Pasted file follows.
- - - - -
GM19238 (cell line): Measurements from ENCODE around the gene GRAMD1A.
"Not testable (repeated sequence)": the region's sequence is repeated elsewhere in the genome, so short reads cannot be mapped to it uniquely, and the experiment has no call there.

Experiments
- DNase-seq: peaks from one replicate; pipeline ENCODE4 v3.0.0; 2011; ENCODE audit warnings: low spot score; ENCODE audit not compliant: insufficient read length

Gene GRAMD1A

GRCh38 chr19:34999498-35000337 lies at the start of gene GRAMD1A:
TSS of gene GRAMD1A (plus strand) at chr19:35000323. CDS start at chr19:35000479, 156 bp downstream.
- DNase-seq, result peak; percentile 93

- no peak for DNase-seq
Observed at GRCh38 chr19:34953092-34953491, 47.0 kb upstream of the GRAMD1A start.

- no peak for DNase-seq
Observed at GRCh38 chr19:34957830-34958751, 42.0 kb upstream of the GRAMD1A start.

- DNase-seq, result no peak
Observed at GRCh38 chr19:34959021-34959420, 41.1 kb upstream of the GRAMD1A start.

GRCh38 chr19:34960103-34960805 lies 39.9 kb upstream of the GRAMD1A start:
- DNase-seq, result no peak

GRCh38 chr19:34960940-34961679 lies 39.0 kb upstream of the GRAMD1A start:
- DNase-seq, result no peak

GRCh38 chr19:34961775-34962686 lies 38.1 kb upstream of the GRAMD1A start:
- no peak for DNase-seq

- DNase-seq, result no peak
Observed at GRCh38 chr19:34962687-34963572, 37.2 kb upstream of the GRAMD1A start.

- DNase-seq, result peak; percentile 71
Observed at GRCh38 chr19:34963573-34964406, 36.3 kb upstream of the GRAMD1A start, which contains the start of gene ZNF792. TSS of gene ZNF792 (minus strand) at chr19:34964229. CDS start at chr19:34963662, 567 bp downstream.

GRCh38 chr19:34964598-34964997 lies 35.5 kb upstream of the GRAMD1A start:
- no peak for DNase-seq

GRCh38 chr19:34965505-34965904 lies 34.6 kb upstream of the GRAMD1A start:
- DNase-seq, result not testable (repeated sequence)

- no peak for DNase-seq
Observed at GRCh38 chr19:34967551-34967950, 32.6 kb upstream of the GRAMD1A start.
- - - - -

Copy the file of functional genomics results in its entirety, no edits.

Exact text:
GM19238 (cell line): Measurements from ENCODE around the gene GRAMD1A.
"Not testable (repeated sequence)": the region's sequence is repeated elsewhere in the genome, so short reads cannot be mapped to it uniquely, and the experiment has no call there.

Experiments
- DNase-seq: peaks from one replicate; pipeline ENCODE4 v3.0.0; 2011; ENCODE audit warnings: low spot score; ENCODE audit not compliant: insufficient read length

Gene GRAMD1A

GRCh38 chr19:34999498-35000337 lies at the start of gene GRAMD1A:
TSS of gene GRAMD1A (plus strand) at chr19:35000323. CDS start at chr19:35000479, 156 bp downstream.
- DNase-seq, result peak; percentile 93

- no peak for DNase-seq
Observed at GRCh38 chr19:34953092-34953491, 47.0 kb upstream of the GRAMD1A start.

- no peak for DNase-seq
Observed at GRCh38 chr19:34957830-34958751, 42.0 kb upstream of the GRAMD1A start.

- DNase-seq, result no peak
Observed at GRCh38 chr19:34959021-34959420, 41.1 kb upstream of the GRAMD1A start.

GRCh38 chr19:34960103-34960805 lies 39.9 kb upstream of the GRAMD1A start:
- DNase-seq, result no peak

GRCh38 chr19:34960940-34961679 lies 39.0 kb upstream of the GRAMD1A start:
- DNase-seq, result no peak

GRCh38 chr19:34961775-34962686 lies 38.1 kb upstream of the GRAMD1A start:
- no peak for DNase-seq

- DNase-seq, result no peak
Observed at GRCh38 chr19:34962687-34963572, 37.2 kb upstream of the GRAMD1A start.

- DNase-seq, result peak; percentile 71
Observed at GRCh38 chr19:34963573-34964406, 36.3 kb upstream of the GRAMD1A start, which contains the start of gene ZNF792. TSS of gene ZNF792 (minus strand) at chr19:34964229. CDS start at chr19:34963662, 567 bp downstream.

GRCh38 chr19:34964598-34964997 lies 35.5 kb upstream of the GRAMD1A start:
- no peak for DNase-seq

GRCh38 chr19:34965505-34965904 lies 34.6 kb upstream of the GRAMD1A start:
- DNase-seq, result not testable (repeated sequence)

- no peak for DNase-seq
Observed at GRCh38 chr19:34967551-34967950, 32.6 kb upstream of the GRAMD1A start.